BY: Matot Akech Matot, AUSTRALIA
South Sudan has just celebrated the first anniversary of our being a new country. After many years of terrible pain and suffering, we triumphed over our enemies. We fought bravely for so many years and were rewarded with success at last. South Sudan Oyee!
One of the many tragic outcomes of the years of war was the untimely death of our beloved Dr. John Garang who died in a helicopter accident. This was and still is a terrible blow to our young nation, but we kept going forward. We knew that John Garang would want us to keep heading towards the life of success that he and many others sacrificed their lives to achieve.
I have decided not to spend a lot of time talking about the recent, foolish letter from Dr Luka Biong Deng, published in the Nation Newspaper this month. In his letter, Mr Luka says that Juba should stay as the capital city of South Sudan. And why? What is his reasoning? Because Juba is there. Because Juba has been the capital for some time now. And then he says, because Dr John Garang is buried there.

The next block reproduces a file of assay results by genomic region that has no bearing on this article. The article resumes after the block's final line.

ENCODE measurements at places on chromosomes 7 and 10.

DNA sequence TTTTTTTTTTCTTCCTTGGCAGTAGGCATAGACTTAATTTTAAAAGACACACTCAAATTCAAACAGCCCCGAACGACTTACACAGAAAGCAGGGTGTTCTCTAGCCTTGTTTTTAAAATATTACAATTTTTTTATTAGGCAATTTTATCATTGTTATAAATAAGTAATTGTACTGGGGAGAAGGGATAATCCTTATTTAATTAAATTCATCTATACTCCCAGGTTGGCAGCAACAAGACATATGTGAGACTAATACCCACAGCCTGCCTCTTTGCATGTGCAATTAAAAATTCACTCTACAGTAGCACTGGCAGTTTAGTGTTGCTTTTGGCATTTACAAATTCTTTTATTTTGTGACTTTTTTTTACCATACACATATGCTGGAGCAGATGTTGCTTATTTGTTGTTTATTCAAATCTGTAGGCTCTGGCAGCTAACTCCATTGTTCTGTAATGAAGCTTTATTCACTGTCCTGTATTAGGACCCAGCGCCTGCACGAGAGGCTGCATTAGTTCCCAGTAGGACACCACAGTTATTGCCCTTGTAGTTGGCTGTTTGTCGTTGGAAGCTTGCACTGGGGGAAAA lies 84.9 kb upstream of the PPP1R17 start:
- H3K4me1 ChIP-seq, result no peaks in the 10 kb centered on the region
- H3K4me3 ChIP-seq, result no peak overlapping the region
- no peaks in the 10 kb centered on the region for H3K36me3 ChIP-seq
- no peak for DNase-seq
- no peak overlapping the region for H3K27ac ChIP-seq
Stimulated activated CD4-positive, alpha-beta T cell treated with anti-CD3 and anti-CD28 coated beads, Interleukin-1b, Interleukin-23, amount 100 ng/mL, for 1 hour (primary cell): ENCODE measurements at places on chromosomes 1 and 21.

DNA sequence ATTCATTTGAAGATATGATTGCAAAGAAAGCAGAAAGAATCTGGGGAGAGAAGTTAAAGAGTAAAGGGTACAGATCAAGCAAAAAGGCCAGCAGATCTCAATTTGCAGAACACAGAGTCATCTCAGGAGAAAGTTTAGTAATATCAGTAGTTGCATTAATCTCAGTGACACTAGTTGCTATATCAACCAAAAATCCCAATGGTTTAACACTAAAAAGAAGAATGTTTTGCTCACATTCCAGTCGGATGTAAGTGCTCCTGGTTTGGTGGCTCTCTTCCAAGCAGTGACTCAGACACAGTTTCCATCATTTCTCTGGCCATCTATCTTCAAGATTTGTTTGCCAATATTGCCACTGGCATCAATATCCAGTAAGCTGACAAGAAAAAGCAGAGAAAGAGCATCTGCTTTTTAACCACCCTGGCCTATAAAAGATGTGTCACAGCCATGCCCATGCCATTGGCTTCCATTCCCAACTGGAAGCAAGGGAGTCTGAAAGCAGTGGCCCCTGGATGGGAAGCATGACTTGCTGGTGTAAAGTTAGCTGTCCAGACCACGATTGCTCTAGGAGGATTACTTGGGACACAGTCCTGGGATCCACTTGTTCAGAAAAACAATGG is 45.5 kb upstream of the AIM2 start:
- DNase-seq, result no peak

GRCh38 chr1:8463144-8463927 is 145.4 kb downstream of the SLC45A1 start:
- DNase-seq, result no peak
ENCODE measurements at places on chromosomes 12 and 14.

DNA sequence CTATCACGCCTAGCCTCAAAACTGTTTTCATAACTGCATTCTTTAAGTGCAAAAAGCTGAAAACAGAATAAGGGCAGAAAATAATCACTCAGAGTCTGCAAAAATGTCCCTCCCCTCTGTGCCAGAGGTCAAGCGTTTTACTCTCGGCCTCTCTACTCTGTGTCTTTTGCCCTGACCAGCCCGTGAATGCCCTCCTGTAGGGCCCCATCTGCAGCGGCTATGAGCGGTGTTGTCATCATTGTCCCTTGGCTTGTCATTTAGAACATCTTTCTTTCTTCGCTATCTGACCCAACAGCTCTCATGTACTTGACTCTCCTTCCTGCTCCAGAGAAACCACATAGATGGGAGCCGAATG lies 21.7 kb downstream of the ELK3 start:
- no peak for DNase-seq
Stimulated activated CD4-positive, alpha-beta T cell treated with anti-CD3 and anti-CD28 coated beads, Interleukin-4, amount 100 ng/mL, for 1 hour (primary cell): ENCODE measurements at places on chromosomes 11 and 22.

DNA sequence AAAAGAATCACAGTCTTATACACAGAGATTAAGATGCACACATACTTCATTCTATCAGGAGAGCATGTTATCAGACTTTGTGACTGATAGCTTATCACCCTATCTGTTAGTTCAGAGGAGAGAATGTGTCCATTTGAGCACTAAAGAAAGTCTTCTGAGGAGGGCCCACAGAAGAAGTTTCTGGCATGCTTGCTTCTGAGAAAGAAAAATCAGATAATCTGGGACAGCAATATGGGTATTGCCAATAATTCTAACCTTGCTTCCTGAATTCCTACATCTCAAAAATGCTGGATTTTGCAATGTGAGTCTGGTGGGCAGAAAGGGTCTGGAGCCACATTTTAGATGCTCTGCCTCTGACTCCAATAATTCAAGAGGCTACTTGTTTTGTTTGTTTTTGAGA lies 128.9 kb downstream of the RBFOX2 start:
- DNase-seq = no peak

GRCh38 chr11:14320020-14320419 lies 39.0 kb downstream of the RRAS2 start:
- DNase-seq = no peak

Yes, our leader is buried there but on its own, this is not a good reason for having Juba as the capital. There are not real points in these words. John Garang said we will “take the town to the people” and not the other way around. So he is saying let us build new towns, and Ramciel was one place suggested.
In fact, all of Luka Deng’s points are easy-to-beat arguments. John Garang himself did not want Juba to be our capital. With his intelligence, John Garang knew that Juba would not be the best capital city that we can have. Just because something is there already is not a convincing argument. We do not have to accept it.
I have another much better idea. All my arguments add up to my saying Ramciel is the best place for a capital and Juba is not good as a capital of our glorious new country.